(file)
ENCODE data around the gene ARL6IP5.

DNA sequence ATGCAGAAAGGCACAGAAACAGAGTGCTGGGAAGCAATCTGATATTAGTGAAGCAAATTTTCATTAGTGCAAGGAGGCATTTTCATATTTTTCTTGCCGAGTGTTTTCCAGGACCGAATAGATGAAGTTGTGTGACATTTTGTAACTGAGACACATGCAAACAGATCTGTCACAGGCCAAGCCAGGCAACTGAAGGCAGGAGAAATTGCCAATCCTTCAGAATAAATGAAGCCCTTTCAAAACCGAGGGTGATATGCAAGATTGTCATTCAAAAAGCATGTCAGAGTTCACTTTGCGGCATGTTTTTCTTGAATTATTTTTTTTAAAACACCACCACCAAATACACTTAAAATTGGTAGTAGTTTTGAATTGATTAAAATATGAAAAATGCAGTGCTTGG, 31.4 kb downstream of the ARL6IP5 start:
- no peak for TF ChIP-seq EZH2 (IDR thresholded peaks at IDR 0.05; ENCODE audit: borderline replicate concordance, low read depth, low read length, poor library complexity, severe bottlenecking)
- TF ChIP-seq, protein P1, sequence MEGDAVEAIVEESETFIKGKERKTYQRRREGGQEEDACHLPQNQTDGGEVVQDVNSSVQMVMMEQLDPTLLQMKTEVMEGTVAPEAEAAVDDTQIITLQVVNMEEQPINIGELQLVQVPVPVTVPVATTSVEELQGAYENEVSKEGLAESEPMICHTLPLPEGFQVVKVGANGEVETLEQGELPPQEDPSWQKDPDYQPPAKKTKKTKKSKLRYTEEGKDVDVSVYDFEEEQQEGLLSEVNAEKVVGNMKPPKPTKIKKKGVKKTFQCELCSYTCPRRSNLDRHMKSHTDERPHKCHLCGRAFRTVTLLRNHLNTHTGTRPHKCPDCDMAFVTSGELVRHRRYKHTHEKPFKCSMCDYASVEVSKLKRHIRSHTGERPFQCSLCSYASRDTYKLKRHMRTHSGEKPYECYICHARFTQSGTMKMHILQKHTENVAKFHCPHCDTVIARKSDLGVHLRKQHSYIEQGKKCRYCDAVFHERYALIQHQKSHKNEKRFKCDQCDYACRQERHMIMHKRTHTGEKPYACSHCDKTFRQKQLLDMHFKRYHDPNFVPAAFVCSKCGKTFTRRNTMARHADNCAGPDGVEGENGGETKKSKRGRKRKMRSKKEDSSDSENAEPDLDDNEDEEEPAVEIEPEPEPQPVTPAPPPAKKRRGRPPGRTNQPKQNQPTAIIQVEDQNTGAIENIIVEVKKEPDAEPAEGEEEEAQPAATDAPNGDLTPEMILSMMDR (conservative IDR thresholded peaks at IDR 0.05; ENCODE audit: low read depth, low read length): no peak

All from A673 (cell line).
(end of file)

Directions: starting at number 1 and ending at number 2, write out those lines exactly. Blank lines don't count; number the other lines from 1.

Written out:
ENCODE data around the gene ARL6IP5.

DNA sequence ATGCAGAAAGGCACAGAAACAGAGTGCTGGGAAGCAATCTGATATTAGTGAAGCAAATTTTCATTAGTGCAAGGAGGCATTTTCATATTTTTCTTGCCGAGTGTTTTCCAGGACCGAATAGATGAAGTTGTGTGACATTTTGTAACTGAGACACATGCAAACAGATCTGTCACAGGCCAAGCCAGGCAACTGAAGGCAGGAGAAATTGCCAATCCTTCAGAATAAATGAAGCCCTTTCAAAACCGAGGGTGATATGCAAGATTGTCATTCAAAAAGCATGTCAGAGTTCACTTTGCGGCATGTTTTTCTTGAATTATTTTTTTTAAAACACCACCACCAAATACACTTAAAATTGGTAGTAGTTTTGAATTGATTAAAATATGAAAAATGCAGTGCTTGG, 31.4 kb downstream of the ARL6IP5 start: